Piecing together a timeline and a story of a family who had almost been struck from history forever is no easy task. And there are a lot of theories and unanswered questions about Nefertiti, some that may never be resolved. Who were her parents? Possibly the adviser Ay or maybe she was a sister of Akhenaten. Was she King Tutankhamen’s mother or would that have been a lesser wife Kiya? If she was King Tut’s mother, perhaps we’ve already found her and is the mummy known as The Younger Lady. [2] Or, maybe she’s still out there in the sands somewhere, waiting for us to find her. You’ve probably seen her recently in the headlines, Nicholas Reeve’s having theorized a hidden chamber within King Tut’s tomb having belonged to Nefertiti (Spoiler: It wasn’t), or Expedition Unknown’s facial reconstruction on The Younger Lady trying to figure out if the mummy is possibly the queen, it’s clear that Nefertiti is still certainly in the forefront of our attention.

Nefertari

Nefertari

Queen Nefertari under the Ramasside Dynasty

 

As for Nefertari, a quick google image search will get you a whole bunch of images of the Bust of Nefertiti above, siiiigh. Nefertari perhaps doesn’t have a world famous bust hanging around in a museum, but she too was known for her beauty back in the day. And she must have been some looker to be Ramesses II’s most beloved wife out of his extensive harem that bore him somewhere around 100 children. [4] Ramesses II loved her so much, he even constructed a temple for her at Abu Simbel which you’re probably familiar with…

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Hey baby, I heard you like monuments so I put a monument in a monument

Ramesses II was so smitten with his queen his dedication text reads like something a teenage boy would scribble into song lyrics in a flex notebook.

A temple of great and mighty monuments, for the Great Royal Wife Nefertari Meryetmut, for whose sake the sun does shine, given life and beloved. [4]

Oh, and though it would take me an entirely separate post to detail why Ramesses II is known as ‘The Great’, I’m sure you’ve all already heard of him. He’s the pharaoh commonly associated with the biblical story of Moses in popular culture re-tellings. There isn’t any verifiable evidence to suggest he was the pharaoh mentioned in The Bible, but that hasn’t stopped Hollywood from portraying him and his wife Nefertari whenever they’ve gotten the green light. So, perhaps Nefertari’s face isn’t featured in archaeology magazines every now and again, but she’s been immortalized on the silver screen and has become famous in her own right as a result. Take your pick!

So, a quick little guide to tell the difference between the two…

Nefertiti is the queen with the famous bust resembling Angelina Jolie.

Nefertari is the queen in that crappy Ridley Scott Exodus movie.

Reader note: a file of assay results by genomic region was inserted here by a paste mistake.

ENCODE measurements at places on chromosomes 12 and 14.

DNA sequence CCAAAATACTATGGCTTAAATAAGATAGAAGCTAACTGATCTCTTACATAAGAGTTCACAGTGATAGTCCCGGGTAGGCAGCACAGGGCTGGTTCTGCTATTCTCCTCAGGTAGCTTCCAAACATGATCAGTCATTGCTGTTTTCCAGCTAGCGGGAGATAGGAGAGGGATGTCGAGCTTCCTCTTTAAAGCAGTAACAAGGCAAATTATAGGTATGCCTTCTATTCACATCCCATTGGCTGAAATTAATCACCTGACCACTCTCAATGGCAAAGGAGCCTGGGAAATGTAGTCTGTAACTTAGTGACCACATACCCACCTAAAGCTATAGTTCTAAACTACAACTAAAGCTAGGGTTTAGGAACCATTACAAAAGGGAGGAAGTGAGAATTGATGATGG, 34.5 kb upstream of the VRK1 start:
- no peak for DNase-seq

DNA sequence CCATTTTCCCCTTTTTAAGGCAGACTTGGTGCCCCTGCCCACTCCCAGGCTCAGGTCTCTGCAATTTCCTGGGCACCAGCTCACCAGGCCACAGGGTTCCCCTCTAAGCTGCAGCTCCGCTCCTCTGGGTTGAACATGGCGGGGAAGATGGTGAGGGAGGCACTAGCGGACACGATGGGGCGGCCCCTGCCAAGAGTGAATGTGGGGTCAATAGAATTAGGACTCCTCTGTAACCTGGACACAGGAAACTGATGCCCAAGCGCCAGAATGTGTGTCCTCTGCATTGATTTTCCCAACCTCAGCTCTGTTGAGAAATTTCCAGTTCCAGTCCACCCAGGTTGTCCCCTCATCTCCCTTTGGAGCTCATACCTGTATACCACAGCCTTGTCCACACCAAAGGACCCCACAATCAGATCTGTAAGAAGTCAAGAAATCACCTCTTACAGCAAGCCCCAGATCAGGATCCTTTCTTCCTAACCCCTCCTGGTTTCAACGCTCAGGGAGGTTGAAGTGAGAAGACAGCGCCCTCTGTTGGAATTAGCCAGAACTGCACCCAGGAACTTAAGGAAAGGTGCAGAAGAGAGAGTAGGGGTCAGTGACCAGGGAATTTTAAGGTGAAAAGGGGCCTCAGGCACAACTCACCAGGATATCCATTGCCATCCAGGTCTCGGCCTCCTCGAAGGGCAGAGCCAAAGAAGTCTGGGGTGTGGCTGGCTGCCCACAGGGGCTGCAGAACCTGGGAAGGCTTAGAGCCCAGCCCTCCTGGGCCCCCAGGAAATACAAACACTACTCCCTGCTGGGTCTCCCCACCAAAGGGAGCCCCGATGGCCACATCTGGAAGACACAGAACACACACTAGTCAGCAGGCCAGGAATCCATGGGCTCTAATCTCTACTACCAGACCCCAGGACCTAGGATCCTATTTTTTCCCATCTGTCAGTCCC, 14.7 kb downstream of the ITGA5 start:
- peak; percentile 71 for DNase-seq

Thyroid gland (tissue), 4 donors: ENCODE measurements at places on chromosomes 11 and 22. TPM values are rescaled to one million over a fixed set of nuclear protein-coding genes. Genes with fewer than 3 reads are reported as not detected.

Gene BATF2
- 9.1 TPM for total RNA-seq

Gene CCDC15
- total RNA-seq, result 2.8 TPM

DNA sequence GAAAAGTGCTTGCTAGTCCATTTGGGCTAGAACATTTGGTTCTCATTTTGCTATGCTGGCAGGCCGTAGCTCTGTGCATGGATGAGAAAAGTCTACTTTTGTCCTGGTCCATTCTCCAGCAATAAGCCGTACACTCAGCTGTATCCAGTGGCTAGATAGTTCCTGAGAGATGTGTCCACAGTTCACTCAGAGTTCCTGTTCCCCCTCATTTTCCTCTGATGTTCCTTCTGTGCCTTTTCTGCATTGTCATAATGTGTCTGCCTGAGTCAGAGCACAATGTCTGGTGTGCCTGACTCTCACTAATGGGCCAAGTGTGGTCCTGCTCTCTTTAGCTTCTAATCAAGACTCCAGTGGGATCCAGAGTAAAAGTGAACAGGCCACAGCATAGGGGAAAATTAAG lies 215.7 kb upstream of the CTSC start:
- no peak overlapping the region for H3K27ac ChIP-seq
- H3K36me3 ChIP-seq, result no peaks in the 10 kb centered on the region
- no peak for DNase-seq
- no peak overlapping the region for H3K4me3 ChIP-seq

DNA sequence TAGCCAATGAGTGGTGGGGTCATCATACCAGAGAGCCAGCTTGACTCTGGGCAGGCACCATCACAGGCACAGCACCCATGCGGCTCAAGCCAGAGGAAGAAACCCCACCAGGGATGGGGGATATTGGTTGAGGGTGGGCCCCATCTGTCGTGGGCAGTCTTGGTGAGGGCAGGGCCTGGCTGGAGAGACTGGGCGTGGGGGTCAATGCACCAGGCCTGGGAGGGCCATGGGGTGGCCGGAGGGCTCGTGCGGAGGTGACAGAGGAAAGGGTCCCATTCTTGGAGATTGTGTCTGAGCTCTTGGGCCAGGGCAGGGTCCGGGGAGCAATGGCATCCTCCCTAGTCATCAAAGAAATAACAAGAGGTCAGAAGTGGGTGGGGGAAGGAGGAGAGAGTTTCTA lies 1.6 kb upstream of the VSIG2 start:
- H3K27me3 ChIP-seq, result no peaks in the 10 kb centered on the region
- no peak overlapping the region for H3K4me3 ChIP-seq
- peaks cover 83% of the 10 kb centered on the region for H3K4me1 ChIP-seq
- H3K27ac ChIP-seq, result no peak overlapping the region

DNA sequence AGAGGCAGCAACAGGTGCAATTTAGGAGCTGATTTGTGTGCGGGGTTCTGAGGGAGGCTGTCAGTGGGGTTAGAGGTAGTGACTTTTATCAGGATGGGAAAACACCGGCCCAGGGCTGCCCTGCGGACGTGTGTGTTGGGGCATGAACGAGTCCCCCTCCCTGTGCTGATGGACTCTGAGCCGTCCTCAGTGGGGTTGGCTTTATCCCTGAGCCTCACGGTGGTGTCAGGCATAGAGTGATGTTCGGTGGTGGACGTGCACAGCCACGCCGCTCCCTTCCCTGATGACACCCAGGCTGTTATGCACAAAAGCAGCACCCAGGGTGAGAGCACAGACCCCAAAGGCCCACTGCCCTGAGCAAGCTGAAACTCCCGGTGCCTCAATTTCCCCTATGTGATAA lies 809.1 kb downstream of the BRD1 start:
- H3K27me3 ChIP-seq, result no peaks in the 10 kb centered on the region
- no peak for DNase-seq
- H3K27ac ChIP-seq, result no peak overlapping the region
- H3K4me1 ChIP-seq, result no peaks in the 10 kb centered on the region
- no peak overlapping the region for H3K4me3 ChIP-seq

Who knows where the hell Nefertiti is or even who really mothered King Tutankhamen.

We uh, er, found Nefertari’s knees.

Nefertiti maybe probably kinda who knows got to play as Pharaoh before she died.

Nefertari got temples and the most lavish tomb known to queens.

 

Does that help?

 

Fact Check it, yo!

[1Samson, Julia. “Nefertiti’s Regality.” The Journal of Egyptian Archaeology, vol. 63, 1977, pp. 88–97. JSTOR, JSTOR, www.jstor.org/stable/3856305.

[2Rose, Mark. “Who’s in Tomb 55?” Archaeology, vol. 55, no. 2, 2002, pp. 22–27. JSTOR, JSTOR, www.jstor.org/stable/41779653.

[3] Kemp, Barry, and Albert Zink. “Life in Ancient Egypt Akhentanen, the Amarna Period, and Tutankhamun.” RCC Perspectives, no. 3, 2012, pp. 9–24. JSTOR, JSTOR, www.jstor.org/stable/26240370.

[4Agnew, Neville, and Shin Maekawa. “Preserving Nefertari’s Legacy.” Scientific American, vol. 281, no. 4, 1999, pp. 74–79. JSTOR, JSTOR, www.jstor.org/stable/26058441.

 

Ruminations on Pirates & Rum

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Aside from the obvious pillaging, trinket burying, and severe lack of lemons–nothing apart from a flag adorned with skull and crossbones could fill the popular mythos of pirates as effectively as a passionate love of Rum. But where did the idea come from and how many daiquiris could they possibly have been guzzling while terrorizing the high seas?

Before we set our coordinates and dive in on the history of rum and pirates thing, I want to briefly touch on what, specifically, rum is. Don’t laugh, I’m sure most of us chug whatever giggle juice we can find without much thought to where it came from. And, in this case, the distillation of rum is insanely relevant to what I’m about to get into in this post. So, for those who don’t really know what’s in their piña colada, rum is distilled from sugarcane by-products, specifically in this case, molasses. And, historically, where could you find an over abundance of molasses from 1650-1730 AD along with pirates? The Caribbean, baby.

As a colonial territory, the Caribbean was rampant with European special interests, sugar plantations, and, er, despite what Kanye West thinks–slavery.

planting sugar cane